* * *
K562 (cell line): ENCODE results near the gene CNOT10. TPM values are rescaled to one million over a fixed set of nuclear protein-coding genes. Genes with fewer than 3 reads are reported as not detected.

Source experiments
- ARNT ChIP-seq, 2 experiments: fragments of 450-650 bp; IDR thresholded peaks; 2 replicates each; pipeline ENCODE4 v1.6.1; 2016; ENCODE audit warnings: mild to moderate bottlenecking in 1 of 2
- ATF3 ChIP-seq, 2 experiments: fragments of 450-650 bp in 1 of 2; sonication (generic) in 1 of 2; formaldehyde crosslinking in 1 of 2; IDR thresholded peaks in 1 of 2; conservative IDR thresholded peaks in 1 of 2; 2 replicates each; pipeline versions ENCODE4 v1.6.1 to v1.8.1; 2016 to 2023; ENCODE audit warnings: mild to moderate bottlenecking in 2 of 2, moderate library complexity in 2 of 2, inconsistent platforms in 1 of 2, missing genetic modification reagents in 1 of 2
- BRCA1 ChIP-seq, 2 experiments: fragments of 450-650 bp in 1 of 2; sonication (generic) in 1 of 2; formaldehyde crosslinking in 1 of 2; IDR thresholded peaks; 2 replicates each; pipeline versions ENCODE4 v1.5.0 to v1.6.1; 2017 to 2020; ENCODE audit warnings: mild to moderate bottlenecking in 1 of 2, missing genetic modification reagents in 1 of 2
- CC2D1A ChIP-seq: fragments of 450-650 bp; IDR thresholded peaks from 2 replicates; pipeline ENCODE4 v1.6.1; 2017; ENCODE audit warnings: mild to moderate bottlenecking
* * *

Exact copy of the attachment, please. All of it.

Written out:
K562 (cell line): ENCODE results near the gene CNOT10. TPM values are rescaled to one million over a fixed set of nuclear protein-coding genes. Genes with fewer than 3 reads are reported as not detected.

Source experiments
- ARNT ChIP-seq, 2 experiments: fragments of 450-650 bp; IDR thresholded peaks; 2 replicates each; pipeline ENCODE4 v1.6.1; 2016; ENCODE audit warnings: mild to moderate bottlenecking in 1 of 2
- ATF3 ChIP-seq, 2 experiments: fragments of 450-650 bp in 1 of 2; sonication (generic) in 1 of 2; formaldehyde crosslinking in 1 of 2; IDR thresholded peaks in 1 of 2; conservative IDR thresholded peaks in 1 of 2; 2 replicates each; pipeline versions ENCODE4 v1.6.1 to v1.8.1; 2016 to 2023; ENCODE audit warnings: mild to moderate bottlenecking in 2 of 2, moderate library complexity in 2 of 2, inconsistent platforms in 1 of 2, missing genetic modification reagents in 1 of 2
- BRCA1 ChIP-seq, 2 experiments: fragments of 450-650 bp in 1 of 2; sonication (generic) in 1 of 2; formaldehyde crosslinking in 1 of 2; IDR thresholded peaks; 2 replicates each; pipeline versions ENCODE4 v1.5.0 to v1.6.1; 2017 to 2020; ENCODE audit warnings: mild to moderate bottlenecking in 1 of 2, missing genetic modification reagents in 1 of 2
- CC2D1A ChIP-seq: fragments of 450-650 bp; IDR thresholded peaks from 2 replicates; pipeline ENCODE4 v1.6.1; 2017; ENCODE audit warnings: mild to moderate bottlenecking